5. Create a list of all the internships you want to apply to
I usually detail where the internship is, with what company, and the deadline when I need to apply. This way I can stay on top of everything I am interested in.
Now that you’ve searched for internships and found some that you’re interested in, it’s time to apply!
Internship Application Process
This is the most time-consuming part of this process because the preparation is a huge part of applying. I hope my list can break the process down for you and help you out! Here are the things that I do before I hit the “Submit My Application” button.
1. Update your resume.
You should have the most up-to-date resume when you’re applying to internships. One large piece of advice I would give is: tailor your resume to the position and include strong action verbs that will stand out against other applications. You can also get help with your resume through the Engineering Success Center and other engineering student organizations, especially in the weeks leading up to the career fair.
2. Write your cover letter.
While these letters should be specific to the company and highlight your experiences that directly to the position you’re applying for, you can create a template that you can alter when applying to each company. This way, you save time and won’t have to re-write your letter for every single application. Another very important piece of advice: talk about the skills that the job description describes. Your resume and cover letter will be first scanned by a computer, so if you can include the words and skills that match the job description you are applying for, this will get you one step closer to an interview invitation.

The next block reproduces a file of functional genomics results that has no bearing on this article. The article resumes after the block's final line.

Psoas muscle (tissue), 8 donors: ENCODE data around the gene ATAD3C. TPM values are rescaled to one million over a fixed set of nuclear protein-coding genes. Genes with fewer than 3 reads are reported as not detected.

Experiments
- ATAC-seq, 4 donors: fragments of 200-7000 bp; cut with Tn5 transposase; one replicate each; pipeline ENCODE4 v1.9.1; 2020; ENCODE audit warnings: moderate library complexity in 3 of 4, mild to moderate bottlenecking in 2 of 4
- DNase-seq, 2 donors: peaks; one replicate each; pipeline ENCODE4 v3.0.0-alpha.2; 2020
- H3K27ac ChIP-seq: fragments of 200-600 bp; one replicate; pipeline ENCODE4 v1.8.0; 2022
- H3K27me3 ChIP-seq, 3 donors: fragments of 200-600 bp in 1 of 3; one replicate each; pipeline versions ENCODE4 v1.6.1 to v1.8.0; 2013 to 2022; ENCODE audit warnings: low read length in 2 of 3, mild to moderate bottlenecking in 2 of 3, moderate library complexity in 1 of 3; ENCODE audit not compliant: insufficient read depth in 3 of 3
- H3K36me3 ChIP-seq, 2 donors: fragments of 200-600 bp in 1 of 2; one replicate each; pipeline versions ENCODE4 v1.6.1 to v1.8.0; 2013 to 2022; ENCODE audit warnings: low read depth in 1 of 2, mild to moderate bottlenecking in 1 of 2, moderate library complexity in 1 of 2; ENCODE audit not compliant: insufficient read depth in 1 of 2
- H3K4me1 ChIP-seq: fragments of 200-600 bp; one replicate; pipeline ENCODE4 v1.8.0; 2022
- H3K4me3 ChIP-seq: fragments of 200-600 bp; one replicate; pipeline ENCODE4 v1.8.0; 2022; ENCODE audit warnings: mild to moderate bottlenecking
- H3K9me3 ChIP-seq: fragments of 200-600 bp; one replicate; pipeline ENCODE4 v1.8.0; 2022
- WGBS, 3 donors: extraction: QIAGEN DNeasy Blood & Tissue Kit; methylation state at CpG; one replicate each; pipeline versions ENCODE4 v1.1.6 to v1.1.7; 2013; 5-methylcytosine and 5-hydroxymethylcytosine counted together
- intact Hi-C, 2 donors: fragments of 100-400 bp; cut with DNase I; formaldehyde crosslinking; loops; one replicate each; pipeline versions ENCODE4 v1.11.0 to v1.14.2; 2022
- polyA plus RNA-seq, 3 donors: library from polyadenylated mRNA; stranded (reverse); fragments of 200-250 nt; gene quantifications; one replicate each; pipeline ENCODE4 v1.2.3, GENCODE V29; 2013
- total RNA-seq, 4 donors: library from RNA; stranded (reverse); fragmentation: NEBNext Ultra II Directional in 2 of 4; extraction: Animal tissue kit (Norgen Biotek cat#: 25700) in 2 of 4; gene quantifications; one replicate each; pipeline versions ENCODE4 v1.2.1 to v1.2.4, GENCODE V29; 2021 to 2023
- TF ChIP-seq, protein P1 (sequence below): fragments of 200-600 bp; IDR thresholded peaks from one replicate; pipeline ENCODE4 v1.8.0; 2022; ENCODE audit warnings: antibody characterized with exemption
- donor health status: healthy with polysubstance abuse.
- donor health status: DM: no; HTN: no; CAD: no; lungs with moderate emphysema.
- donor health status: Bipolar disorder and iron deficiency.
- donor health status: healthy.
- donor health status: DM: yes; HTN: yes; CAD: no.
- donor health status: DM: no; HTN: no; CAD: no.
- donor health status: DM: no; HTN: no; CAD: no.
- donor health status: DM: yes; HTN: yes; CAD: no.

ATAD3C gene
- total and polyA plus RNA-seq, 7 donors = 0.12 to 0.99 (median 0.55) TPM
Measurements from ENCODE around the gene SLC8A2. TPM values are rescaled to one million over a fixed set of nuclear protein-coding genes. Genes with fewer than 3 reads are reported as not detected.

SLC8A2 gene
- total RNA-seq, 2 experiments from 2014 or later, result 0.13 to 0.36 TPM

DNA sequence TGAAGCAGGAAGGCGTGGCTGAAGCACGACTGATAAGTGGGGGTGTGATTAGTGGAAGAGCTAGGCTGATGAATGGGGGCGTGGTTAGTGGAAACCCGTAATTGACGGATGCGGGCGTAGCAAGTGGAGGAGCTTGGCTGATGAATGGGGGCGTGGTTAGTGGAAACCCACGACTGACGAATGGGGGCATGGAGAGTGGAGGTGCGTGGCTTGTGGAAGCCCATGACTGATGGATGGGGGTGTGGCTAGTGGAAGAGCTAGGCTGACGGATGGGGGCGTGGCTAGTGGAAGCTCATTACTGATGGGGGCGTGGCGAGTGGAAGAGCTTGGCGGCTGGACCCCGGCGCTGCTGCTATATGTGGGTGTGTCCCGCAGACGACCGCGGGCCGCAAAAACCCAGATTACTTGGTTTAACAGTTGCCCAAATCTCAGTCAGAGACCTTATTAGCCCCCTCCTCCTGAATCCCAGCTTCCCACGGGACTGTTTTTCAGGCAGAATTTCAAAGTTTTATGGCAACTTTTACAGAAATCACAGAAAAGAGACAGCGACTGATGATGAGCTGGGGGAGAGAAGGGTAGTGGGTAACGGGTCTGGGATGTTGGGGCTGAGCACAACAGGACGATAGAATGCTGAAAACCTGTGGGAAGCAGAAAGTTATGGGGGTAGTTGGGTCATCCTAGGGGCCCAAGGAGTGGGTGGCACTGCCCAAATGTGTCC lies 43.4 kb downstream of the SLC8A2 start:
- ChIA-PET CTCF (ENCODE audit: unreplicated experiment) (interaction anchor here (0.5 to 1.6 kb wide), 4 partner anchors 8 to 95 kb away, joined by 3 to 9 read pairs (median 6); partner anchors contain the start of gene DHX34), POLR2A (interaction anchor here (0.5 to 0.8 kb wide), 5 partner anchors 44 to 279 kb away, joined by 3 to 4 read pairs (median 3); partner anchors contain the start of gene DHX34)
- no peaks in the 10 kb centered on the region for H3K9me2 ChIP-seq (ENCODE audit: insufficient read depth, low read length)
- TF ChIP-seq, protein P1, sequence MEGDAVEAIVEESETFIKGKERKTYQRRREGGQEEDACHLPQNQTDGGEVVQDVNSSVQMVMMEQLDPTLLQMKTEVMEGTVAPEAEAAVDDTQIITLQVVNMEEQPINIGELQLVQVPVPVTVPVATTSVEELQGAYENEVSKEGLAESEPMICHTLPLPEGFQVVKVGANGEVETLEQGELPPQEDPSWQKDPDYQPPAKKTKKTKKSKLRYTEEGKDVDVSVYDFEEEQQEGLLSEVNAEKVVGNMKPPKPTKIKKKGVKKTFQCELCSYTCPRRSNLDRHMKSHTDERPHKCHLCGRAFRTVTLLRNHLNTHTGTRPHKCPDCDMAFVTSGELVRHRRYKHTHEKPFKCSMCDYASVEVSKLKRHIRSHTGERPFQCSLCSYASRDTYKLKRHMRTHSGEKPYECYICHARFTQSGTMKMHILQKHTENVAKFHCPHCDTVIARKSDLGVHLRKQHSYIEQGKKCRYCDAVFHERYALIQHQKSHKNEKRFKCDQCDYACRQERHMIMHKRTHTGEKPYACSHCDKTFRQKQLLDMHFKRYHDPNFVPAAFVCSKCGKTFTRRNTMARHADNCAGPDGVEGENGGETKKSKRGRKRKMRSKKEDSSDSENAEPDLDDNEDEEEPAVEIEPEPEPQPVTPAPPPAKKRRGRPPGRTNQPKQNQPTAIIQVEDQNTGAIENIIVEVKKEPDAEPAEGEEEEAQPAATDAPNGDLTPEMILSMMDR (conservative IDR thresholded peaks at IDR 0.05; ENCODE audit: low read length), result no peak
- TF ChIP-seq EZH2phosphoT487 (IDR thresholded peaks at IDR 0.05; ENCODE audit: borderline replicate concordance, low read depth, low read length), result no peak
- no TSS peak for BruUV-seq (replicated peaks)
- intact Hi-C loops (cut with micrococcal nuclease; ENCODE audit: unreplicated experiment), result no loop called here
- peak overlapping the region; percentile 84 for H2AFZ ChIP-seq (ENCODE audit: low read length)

3. Connect with hiring managers and/or HR on LinkedIn
Once you’ve applied, or right before, I suggest connecting with the hiring managers and/or HR on LinkedIn. Make sure to provide a personal note so they know you’re serious about the position.
Get That Internship!
If your application is selected, you may be prompted to go through 1, 2, or more interviews! With each interview, the company may ask harder questions and your interviewer will most likely change from a recruiting manager to the specific technical group manager you would be working under. Engineering interviews are either technical or STAR-format, and you can find more information on those with a quick google search.
Whatever the outcome is of the application or interview process, do not be discouraged! I’ve applied to many internships and have been turned down time and time again. The important thing is to not give up. There will be a job for you, and one where you will thrive and succeed every day! Just be patient, work hard, and you will be fine. Also, if you want any help with anything in this process, my door is always open! My contact info is at the bottom of this blog. Good luck!
Author: Sarah Verderame
Sarah is a fourth-year majoring in Biomedical and Mechanical Engineering at CSU. She is passionate about biomaterials, surgical equipment, and improving the lives of others through medical advancements. Sarah plans on working in the manufacturing side of biomedical device production after graduation.
If you have any questions, please feel free to reach out to the engineering ambassador team at email@example.com!